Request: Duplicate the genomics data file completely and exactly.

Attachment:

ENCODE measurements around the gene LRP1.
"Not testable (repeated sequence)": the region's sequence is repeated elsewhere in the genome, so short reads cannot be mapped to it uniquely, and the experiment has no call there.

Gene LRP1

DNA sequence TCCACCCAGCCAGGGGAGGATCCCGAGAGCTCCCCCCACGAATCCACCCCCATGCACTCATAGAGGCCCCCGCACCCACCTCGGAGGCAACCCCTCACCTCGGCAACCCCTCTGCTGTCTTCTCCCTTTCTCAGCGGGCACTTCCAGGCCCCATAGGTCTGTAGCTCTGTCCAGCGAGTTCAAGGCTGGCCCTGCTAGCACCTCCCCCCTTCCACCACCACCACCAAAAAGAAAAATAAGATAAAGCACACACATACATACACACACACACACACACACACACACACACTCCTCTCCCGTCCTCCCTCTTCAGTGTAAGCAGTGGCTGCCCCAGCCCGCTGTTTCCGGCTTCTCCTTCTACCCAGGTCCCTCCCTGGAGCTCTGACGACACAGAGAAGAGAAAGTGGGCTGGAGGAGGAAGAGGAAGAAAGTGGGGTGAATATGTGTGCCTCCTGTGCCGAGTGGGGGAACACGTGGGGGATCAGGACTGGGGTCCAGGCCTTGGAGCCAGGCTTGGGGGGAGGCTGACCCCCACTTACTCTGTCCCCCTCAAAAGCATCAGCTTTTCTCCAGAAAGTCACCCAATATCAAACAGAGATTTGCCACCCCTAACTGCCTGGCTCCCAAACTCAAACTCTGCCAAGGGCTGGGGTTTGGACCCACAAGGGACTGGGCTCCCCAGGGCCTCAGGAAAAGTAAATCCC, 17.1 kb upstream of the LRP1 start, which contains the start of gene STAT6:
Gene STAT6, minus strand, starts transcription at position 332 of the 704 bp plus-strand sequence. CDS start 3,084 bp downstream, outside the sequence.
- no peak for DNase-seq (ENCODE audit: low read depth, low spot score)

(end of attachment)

ENCODE measurements around the gene LRP1.
"Not testable (repeated sequence)": the region's sequence is repeated elsewhere in the genome, so short reads cannot be mapped to it uniquely, and the experiment has no call there.

Gene LRP1

DNA sequence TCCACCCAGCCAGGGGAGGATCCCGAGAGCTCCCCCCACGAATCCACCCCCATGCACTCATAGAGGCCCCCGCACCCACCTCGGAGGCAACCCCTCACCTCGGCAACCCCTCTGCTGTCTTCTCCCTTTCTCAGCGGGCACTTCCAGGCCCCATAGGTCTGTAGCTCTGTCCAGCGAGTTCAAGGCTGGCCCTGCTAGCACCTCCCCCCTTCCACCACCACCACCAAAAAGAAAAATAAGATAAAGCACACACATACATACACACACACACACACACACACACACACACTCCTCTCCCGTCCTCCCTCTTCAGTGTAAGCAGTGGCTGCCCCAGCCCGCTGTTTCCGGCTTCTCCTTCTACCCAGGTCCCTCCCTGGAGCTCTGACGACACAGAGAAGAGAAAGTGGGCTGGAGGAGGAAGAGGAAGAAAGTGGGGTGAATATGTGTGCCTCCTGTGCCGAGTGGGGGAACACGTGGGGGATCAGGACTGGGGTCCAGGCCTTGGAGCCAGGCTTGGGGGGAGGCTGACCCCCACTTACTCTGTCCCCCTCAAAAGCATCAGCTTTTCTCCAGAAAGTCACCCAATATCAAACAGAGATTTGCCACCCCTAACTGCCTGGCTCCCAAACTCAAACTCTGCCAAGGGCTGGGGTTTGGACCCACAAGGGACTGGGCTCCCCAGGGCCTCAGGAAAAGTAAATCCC, 17.1 kb upstream of the LRP1 start, which contains the start of gene STAT6:
Gene STAT6, minus strand, starts transcription at position 332 of the 704 bp plus-strand sequence. CDS start 3,084 bp downstream, outside the sequence.
- no peak for DNase-seq (ENCODE audit: low read depth, low spot score)